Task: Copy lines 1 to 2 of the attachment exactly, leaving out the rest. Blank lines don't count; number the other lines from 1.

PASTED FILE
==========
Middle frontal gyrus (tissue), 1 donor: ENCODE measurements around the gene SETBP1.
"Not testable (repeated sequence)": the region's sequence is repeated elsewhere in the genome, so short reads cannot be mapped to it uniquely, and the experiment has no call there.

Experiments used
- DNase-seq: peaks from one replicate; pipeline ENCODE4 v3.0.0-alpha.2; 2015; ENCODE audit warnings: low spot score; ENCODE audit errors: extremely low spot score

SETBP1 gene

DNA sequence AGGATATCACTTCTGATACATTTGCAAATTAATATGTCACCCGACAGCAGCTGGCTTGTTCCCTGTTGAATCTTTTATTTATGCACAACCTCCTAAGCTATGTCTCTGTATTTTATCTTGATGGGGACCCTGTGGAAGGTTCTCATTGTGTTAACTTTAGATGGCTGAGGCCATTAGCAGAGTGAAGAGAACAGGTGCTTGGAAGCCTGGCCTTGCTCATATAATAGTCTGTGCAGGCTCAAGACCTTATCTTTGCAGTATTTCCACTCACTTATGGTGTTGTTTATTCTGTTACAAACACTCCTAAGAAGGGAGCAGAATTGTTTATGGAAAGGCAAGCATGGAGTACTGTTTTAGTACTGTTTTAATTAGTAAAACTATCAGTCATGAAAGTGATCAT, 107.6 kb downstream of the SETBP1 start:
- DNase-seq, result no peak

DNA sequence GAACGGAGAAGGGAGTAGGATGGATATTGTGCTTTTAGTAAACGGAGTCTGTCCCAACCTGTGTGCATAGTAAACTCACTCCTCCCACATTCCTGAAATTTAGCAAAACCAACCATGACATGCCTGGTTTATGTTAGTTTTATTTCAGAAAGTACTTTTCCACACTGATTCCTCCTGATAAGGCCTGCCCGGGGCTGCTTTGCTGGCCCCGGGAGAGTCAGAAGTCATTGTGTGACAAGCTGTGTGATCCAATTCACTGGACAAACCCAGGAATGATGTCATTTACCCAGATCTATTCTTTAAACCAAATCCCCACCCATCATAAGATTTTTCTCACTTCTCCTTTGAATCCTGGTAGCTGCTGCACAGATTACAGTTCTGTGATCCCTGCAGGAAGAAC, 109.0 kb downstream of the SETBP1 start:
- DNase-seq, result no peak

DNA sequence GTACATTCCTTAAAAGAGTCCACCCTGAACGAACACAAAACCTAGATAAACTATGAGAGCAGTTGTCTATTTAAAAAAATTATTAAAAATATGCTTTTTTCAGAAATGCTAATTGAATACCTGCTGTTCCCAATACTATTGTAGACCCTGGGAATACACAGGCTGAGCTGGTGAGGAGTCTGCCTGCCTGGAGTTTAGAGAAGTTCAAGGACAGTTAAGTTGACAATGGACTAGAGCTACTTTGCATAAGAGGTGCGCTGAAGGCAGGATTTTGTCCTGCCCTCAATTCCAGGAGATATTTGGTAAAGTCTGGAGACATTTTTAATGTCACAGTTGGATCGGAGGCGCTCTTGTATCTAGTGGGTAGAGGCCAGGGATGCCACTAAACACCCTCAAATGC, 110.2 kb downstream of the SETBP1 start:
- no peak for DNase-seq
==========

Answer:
Middle frontal gyrus (tissue), 1 donor: ENCODE measurements around the gene SETBP1.
"Not testable (repeated sequence)": the region's sequence is repeated elsewhere in the genome, so short reads cannot be mapped to it uniquely, and the experiment has no call there.